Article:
Hawaii's worst performing nursing homes revealed
A half dozen Hawaii care centers have made the list of worst performing nursing homes in the state. The federal government recently released a list of facilities with a documented pattern of poor care.
A half dozen Hawaii care centers have made the list of worst performing nursing homes in the state.
The federal government recently released a list of facilities with a documented pattern of poor care, which is why six Hawaii nursing homes are now getting extra scrutiny.
Many of Hawaii's aging population are being cared for at dozens of nursing facilities around the state.
Each is regularly inspected by the Department of Health, but the news is not always good.
Hawaii nursing homes average 8 citations per inspection.
Those may include anything from improperly planning the discharge of a patient, not reviewing an individual's monthly medications, to more serious concerns like:
not providing healthy meals or not protecting residents from physical or sexual abuse.
Top facilities have fewer citations, while the worst performing ones can have higher numbers of deficiencies or more harmful violations.
Each state's worst performing facility is put in a Special Focus Facility program that requires additional oversight, and comes with the threat of losing medicaid payments if it doesn't improve.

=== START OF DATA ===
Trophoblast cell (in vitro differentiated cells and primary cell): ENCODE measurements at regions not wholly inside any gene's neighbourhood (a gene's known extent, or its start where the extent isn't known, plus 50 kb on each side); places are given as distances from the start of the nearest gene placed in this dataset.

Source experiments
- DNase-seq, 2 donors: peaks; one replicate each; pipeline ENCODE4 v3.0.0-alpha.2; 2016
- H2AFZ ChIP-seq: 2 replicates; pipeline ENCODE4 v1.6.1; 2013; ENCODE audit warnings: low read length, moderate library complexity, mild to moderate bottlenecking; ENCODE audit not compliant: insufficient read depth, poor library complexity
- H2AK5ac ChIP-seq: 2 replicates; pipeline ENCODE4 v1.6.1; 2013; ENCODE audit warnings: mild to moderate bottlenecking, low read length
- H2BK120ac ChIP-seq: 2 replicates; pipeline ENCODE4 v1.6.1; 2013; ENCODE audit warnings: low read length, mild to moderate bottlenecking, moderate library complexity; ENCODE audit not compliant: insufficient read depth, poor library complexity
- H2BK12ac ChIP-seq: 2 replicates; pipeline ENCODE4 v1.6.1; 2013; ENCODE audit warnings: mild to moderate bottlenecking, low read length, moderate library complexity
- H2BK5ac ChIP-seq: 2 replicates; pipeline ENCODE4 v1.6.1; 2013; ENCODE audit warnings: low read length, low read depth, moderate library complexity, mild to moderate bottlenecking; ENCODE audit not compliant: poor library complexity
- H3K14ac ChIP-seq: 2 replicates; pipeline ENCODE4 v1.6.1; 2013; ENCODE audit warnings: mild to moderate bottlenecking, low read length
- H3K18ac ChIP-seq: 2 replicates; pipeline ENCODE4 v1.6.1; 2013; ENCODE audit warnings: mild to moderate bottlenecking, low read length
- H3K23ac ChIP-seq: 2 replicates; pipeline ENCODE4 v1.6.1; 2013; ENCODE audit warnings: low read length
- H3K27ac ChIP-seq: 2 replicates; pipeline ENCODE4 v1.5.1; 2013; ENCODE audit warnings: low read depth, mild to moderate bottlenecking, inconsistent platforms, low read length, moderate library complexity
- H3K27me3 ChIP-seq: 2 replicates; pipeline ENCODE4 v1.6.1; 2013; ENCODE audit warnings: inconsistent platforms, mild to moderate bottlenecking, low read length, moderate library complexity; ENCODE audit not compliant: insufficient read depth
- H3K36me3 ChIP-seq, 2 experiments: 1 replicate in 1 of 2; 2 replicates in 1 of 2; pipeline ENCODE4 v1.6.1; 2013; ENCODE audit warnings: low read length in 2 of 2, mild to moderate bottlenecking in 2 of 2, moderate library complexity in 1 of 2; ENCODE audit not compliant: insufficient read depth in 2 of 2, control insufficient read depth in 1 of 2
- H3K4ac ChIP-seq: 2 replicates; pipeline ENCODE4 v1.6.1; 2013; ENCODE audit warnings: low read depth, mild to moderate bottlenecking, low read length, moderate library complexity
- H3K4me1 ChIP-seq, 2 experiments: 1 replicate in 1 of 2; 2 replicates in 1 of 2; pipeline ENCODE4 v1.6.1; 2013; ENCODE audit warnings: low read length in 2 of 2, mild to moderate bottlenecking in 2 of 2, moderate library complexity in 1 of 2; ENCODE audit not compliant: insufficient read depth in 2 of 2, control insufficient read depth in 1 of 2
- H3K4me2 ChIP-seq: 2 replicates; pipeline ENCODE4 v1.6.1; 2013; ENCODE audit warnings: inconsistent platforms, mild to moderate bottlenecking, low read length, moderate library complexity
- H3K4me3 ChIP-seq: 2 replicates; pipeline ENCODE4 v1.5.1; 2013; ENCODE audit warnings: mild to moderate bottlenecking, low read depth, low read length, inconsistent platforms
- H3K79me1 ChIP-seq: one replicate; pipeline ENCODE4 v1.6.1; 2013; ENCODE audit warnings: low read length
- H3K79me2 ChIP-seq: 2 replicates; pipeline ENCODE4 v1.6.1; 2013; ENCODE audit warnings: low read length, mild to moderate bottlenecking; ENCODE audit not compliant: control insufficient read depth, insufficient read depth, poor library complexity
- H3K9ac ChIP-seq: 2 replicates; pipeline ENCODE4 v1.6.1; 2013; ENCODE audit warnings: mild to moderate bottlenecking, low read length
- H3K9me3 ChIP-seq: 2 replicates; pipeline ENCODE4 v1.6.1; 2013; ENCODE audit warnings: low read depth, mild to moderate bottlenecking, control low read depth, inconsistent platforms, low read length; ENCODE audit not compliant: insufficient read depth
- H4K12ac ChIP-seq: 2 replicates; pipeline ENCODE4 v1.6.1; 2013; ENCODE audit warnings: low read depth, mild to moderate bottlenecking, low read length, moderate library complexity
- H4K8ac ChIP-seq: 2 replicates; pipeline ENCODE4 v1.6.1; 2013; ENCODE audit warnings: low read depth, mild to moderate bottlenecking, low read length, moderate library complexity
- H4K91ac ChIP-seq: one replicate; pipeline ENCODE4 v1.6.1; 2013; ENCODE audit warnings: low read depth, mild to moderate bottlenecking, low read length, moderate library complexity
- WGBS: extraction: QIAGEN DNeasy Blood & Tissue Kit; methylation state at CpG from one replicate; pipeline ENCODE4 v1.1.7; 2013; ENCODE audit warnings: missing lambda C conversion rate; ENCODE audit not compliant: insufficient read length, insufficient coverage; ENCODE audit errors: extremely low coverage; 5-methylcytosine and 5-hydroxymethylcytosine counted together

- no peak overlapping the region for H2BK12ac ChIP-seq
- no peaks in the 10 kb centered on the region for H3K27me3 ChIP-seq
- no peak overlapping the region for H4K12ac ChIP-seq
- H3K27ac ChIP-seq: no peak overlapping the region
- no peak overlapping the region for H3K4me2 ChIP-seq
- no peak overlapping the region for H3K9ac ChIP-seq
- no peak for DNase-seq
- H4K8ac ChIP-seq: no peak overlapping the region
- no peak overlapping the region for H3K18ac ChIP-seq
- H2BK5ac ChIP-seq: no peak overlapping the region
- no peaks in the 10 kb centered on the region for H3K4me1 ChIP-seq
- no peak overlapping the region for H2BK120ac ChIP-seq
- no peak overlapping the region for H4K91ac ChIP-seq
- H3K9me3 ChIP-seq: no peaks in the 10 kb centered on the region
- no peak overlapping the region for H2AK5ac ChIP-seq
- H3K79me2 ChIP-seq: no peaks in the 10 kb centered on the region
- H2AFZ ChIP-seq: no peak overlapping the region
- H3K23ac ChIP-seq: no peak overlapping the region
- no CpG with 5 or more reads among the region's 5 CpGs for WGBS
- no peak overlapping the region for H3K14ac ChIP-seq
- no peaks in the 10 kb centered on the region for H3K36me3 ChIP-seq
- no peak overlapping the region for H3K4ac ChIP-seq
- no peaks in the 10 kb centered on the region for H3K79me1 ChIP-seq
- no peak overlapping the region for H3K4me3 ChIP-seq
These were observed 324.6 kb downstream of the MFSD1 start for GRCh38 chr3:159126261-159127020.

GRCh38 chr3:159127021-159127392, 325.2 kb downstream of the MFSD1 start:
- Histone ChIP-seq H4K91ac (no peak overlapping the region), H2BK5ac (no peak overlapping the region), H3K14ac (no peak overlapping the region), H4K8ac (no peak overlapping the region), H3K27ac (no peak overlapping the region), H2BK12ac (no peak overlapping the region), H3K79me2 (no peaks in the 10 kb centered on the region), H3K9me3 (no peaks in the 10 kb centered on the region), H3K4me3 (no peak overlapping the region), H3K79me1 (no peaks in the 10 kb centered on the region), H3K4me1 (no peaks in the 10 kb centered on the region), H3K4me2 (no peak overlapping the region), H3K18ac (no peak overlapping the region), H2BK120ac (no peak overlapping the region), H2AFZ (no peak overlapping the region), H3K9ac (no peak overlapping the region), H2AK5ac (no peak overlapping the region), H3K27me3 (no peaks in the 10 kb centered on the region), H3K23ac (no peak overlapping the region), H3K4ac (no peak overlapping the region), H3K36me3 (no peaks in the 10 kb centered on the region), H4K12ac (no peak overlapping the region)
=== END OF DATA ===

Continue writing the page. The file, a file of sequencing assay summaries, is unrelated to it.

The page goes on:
Hawaii's SFF remains Legacy Hilo Rehabilitation and Nursing Center.
It has had numerous complaints against it, and fined more than $200,000 dollars over the past three years, but has also periodically seen some improvements.
"We were facing potential closure, an end to admissions, and no billing for the care we provided here but fortunately we didn't," said Legacy Administrator Johnalyn Nosaka back in 2017.
It has been Hawaii's Special Focus Facility for the past 2 years, even though centers usually only stay in the program 12-18 months.
During Legacy's last inspection in February, the number of deficiencies more than doubled from a previous inspection.
3 Hawaii facilities saw improvements during their recent reports, but remain on the federal watch list as potential SFF candidates. They are Samuel Mahelona Memorial Hospital, Kuakini Geriatric Care Inc., and Kulana Malama which issued this statement:
"Our last report resulted in an overall positive evaluation. We know there is always room for improvement and continue to work on initiatives to ensure we deliver positive health outcomes for our adult and children residents."
Two others including Wahiawa General and Kohala Hospital received even worse marks during their recent inspection for their nursing home care.
Some may feel the reporting of this data unfairly highlights under-performing nursing facilities, but it gives residents another tool to measure where their loved ones should or should not go.
"This needs to be looked at closely. This is a public safety issue, a health care issue and more importantly it can be life or death issue," said Rep. John Mizuno, the chair of the Health and Human Services Committee.
The federal ranking doesn't cover all aspects of a nursing home.
One of the potential SFF facilities, Kuakini Geriatric Care Inc. told KITV, it as high scores for quality and staffing, and feels the federal score is not an accurate depiction of its entire services.
All of this information should be used when comparing care homes for loved ones.